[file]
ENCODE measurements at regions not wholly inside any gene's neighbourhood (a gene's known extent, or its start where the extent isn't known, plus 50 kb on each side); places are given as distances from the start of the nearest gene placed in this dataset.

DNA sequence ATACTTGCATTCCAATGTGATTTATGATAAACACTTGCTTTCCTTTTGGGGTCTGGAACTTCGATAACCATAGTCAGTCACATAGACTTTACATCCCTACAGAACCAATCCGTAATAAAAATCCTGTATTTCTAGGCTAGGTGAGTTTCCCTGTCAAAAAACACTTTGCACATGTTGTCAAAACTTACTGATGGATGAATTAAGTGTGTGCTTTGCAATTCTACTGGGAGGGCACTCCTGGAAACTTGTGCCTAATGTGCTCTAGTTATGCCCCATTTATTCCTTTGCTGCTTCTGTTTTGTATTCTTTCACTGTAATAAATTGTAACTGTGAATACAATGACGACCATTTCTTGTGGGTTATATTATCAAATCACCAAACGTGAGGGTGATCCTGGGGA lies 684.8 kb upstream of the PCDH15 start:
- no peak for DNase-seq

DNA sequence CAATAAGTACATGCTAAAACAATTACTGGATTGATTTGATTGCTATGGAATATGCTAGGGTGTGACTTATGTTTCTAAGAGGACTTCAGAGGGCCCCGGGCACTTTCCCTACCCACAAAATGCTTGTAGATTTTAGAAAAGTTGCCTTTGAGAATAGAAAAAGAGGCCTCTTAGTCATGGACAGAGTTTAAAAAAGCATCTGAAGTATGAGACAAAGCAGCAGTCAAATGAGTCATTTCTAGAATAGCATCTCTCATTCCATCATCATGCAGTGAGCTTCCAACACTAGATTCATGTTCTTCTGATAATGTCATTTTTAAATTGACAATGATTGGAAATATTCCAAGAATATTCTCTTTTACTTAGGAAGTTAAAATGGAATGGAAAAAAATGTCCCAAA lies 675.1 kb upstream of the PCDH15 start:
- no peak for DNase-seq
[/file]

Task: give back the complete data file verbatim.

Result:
ENCODE measurements at regions not wholly inside any gene's neighbourhood (a gene's known extent, or its start where the extent isn't known, plus 50 kb on each side); places are given as distances from the start of the nearest gene placed in this dataset.

DNA sequence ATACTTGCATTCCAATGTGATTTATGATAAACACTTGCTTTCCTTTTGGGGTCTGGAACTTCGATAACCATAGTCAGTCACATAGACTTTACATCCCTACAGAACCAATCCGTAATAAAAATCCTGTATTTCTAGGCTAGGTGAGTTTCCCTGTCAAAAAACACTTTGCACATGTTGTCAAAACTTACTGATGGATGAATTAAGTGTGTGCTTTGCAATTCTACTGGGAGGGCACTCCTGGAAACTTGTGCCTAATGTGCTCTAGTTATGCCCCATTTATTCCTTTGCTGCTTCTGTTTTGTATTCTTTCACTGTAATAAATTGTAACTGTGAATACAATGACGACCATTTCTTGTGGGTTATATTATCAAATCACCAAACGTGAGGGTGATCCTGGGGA lies 684.8 kb upstream of the PCDH15 start:
- no peak for DNase-seq

DNA sequence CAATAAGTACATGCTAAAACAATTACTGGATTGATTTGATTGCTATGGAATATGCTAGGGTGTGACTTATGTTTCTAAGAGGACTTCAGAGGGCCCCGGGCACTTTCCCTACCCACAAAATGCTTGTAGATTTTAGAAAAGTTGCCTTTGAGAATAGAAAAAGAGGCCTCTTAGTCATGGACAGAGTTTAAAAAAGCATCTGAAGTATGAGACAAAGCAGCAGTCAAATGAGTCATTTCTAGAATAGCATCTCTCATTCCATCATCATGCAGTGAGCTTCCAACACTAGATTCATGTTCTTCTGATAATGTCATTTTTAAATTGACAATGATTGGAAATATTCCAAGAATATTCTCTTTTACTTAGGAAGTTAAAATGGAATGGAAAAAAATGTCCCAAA lies 675.1 kb upstream of the PCDH15 start:
- no peak for DNase-seq